I was made redundant by the charity I had worked for in various capacities at the end of February. I had been with them for two and a half years, and for the most part, I really loved my time there. I worked as a consultant, before accepting positions in-house as Head of Operations, Marketing and Communications, and eventually Managing Director.
I gained a real sense of motivation from helping others that I haven’t experienced elsewhere in my life. Since leaving work, I have struggled desperately to find a lever to get me going. Having two young children helps, but I recognise that my role as a parent will change as time goes on, and my children become more independent, so it’s important that I secure my future now.
Still, I find it difficult to do things for my own benefit and I can’t resist the idea that this is because I consider others more deserving. Before I left my role a few members of my team asked me to provide them with references. I was saddened that the charity would be losing their services too, but I was determined to help them secure work. When thinking about their qualities, they were numerous and obvious to me. When thinking about my own achievements and strengths, the list appears abstract and fake.
As I focus on finding my next role my mind is flooded with insecurities. I look through the appointments sites and feel horribly inadequate. I struggle to list my successes and feel the pull of those experiences I view as personal failures. On a rational level, I understand that the reality is more nuanced. Successes or failures rarely belong to one person, and I would never claim a prize not fairly won, yet I find it easy to assume responsibility for things when they go wrong. This can be a strength in a Managing Director, but over time, it can become debilitating, so it’s important to allow yourself a few victories along the way. I intend to be more generous with myself in the future.
Over the past three months I have applied for scores of jobs and my search goes on. Each morning I remind myself that I’m not alone, that there are thousands of other mummy’s and daddy’s out there facing the same challenge. But the physical reality tests this belief. My wife leaves with the children in the morning while I stay home to continue my search. At the weekends, I catch up with friends and family and I am reminded that my life is different in a very significant way. I don’t want to overegg the importance of work, but for me it’s a key part of our identity. What we do goes to who we are, and if we are not doing something, then it’s unlikely that we will truly experience a sense of self-worth and validation. As I write this, I know that my own self-esteem is suffering, and I need to find a way back quickly.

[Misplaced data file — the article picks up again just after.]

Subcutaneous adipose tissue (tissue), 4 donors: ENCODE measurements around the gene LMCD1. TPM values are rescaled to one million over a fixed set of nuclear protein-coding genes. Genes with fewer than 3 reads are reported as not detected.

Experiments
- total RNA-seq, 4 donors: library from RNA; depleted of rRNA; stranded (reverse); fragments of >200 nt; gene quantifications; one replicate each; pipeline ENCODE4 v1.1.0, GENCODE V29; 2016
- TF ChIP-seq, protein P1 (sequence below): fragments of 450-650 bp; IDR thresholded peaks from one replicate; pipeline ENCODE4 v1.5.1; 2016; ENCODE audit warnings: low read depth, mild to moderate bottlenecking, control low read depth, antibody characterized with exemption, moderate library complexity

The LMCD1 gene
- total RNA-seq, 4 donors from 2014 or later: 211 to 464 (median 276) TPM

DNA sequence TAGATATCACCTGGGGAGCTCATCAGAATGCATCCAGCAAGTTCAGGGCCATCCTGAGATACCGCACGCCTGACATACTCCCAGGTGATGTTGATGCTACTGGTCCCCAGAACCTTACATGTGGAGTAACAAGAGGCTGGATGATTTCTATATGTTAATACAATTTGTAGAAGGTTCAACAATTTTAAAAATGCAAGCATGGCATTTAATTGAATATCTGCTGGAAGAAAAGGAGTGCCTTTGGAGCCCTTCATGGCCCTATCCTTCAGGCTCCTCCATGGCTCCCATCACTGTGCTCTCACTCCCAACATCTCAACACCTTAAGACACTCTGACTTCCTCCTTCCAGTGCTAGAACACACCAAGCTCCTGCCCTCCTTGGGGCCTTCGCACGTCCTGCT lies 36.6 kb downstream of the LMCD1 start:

So what next? It’s difficult to say. Most of my recent knowledge is in the charitable sector specific to health-related issues. The sector has experienced a sustained period of controversy, scrutiny and hardship. My hope is that lessons have been learned, and that valued and needed institutions will repair their reputations and continue their work. I would love to return to the sector at some point, but until charities regain public trust, opportunities will be scarce, and committed and compassionate professionals will have to look elsewhere.
Location is a factor. I’m based in Poole and have been since 2003. It’s a beautiful town, and I feel privileged to live there, but it remains a ‘fishing village,’ and is unlikely to attract big businesses in the way that large cities do. This concerns me as a jobseeker and as a father, because while I would love for my children to travel and experience the world, they need to have opportunities at home should they wish to stay.
All of this leads me to believe that the solution may rest in my ability to create something from scratch. Those who do, tend to be masters of their own destiny, and well placed to provide a legacy for their children. I have begun working on a few ideas between applications, and I would encourage anyone reading this to keep going and be creative. Ultimately, your children will be the beneficiaries of your success wherever it lies.
Written by Paul Norton